What ClamXAV has released more recently is ClamXAV Sentry. It is a live-monitoring piece of software that I set up to monitor specific folders. Obviously, the folder most likely to get infected on your computer is your ~/Downloads folder. Anything downloaded from the internet will typically download here. I have it monitor my Downloads and my Desktop, as well as a few hidden folders. Most every-day users would not need to worry about the hidden folders, but because of how much I play with malware, I set it up to scan that anyway.
So why do I like ClamXAV over Norton or Sophos or McAfee? Well, those programs live-monitoring are extremely CPU-consuming. I find myself getting angry with how slow it makes my machine run. With ClamXAV, I've never had that problem. ClamXAV is also one of the quickest AV engines to find new malware in the wild, so I cannot recommend it enough.
There is a free trial, but it is now a paid program, and I think it is well worth the $29.95.
Follow ClamXAV on Twitter: @ClamXAV
Another amazing malware remover and antivirus, Malwarebytes. For many years, Malwarebytes stuck pretty specifically with malware and something referred to as PUPs (Potentially Unwanted Programs). More recently, they have begin diving into the AV community, and with each update, Malwarebytes and ClamXAV get more and more similar as far as what they do. Malwarebytes for Mac was a program that I used often to help rid people of unwanted programs and adware. We will dive into some of these PUPs in our next blog post, but Malwarebytes was always there, and it would always remove the program fully, not leaving behind any files, no matter how deep they were buried in your system.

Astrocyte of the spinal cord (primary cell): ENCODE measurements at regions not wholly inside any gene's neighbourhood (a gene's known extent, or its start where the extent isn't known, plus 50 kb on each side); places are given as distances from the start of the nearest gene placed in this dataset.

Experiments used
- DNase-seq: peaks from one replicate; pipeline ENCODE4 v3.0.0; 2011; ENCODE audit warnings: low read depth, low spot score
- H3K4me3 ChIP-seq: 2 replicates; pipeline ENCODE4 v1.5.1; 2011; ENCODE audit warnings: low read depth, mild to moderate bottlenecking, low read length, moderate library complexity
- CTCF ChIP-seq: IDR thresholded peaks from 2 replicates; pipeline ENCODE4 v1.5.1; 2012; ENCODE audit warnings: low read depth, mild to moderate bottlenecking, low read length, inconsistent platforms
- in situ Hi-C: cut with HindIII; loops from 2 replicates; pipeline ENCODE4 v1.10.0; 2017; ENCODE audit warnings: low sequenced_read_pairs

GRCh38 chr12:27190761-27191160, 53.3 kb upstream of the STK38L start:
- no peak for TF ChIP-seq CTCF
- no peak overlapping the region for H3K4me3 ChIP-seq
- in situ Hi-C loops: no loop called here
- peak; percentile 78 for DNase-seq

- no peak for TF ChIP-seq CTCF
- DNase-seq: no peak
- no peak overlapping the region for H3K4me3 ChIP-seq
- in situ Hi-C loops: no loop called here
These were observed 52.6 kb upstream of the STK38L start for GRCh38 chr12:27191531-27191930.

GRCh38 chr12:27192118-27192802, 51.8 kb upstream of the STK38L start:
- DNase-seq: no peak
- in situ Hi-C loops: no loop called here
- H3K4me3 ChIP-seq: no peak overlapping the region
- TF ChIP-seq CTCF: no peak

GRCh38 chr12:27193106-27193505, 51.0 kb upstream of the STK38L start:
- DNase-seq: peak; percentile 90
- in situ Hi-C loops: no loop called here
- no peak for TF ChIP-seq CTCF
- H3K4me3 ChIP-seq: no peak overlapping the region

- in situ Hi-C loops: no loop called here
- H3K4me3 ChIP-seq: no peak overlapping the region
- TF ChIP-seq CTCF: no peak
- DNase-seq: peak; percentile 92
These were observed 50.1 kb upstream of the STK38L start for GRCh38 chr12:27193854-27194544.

Malwarebytes recently released Malwarebytes Premium 3.0, which is not only a malware scanner, but an antivirus software with "Real-Time Protection," which is like their version of live-monitoring. I got this upgrade immediately, and although there were some bugs early on with the program utilizing large amounts of memory, sometimes even when the program wasn't running, those bugs have since been resolved. Malwarebytes is also touted as one of the top antivirus scanners.
Take the image below. This shows live threats that Malwarebytes, for Windows and Mac), is catching. It also shows threats that it caught that other antivirus softwares did not. This was a screenshot I took less than two minutes into this map populating in real-time. I can't imagine what it would look like if I allowed it to run for hours on end.
Malwarebytes is now the company to beat when it comes to antivirus. They are also one of the first companies to catch new threats, and they keep very busy on social media platforms for support and tips. You can download the free or paid version.